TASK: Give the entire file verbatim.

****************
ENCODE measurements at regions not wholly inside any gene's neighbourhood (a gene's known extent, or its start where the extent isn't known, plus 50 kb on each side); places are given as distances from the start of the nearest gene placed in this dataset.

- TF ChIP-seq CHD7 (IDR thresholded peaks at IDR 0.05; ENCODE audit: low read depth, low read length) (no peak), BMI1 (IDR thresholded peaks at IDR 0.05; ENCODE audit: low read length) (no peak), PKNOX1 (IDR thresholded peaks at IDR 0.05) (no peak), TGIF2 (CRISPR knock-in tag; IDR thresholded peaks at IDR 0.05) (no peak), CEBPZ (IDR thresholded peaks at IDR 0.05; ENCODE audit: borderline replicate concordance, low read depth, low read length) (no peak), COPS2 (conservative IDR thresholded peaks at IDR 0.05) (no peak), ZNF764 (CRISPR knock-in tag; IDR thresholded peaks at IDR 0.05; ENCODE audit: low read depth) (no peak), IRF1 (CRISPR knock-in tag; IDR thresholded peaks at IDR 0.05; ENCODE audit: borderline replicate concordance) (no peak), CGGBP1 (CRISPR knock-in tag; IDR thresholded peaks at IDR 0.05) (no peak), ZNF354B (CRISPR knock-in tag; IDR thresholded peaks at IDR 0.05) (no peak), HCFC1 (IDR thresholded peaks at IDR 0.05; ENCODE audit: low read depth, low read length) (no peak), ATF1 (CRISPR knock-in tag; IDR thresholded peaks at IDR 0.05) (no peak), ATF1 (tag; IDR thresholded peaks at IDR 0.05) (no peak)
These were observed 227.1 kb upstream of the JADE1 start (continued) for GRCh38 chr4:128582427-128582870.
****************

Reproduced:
ENCODE measurements at regions not wholly inside any gene's neighbourhood (a gene's known extent, or its start where the extent isn't known, plus 50 kb on each side); places are given as distances from the start of the nearest gene placed in this dataset.

- TF ChIP-seq CHD7 (IDR thresholded peaks at IDR 0.05; ENCODE audit: low read depth, low read length) (no peak), BMI1 (IDR thresholded peaks at IDR 0.05; ENCODE audit: low read length) (no peak), PKNOX1 (IDR thresholded peaks at IDR 0.05) (no peak), TGIF2 (CRISPR knock-in tag; IDR thresholded peaks at IDR 0.05) (no peak), CEBPZ (IDR thresholded peaks at IDR 0.05; ENCODE audit: borderline replicate concordance, low read depth, low read length) (no peak), COPS2 (conservative IDR thresholded peaks at IDR 0.05) (no peak), ZNF764 (CRISPR knock-in tag; IDR thresholded peaks at IDR 0.05; ENCODE audit: low read depth) (no peak), IRF1 (CRISPR knock-in tag; IDR thresholded peaks at IDR 0.05; ENCODE audit: borderline replicate concordance) (no peak), CGGBP1 (CRISPR knock-in tag; IDR thresholded peaks at IDR 0.05) (no peak), ZNF354B (CRISPR knock-in tag; IDR thresholded peaks at IDR 0.05) (no peak), HCFC1 (IDR thresholded peaks at IDR 0.05; ENCODE audit: low read depth, low read length) (no peak), ATF1 (CRISPR knock-in tag; IDR thresholded peaks at IDR 0.05) (no peak), ATF1 (tag; IDR thresholded peaks at IDR 0.05) (no peak)
These were observed 227.1 kb upstream of the JADE1 start (continued) for GRCh38 chr4:128582427-128582870.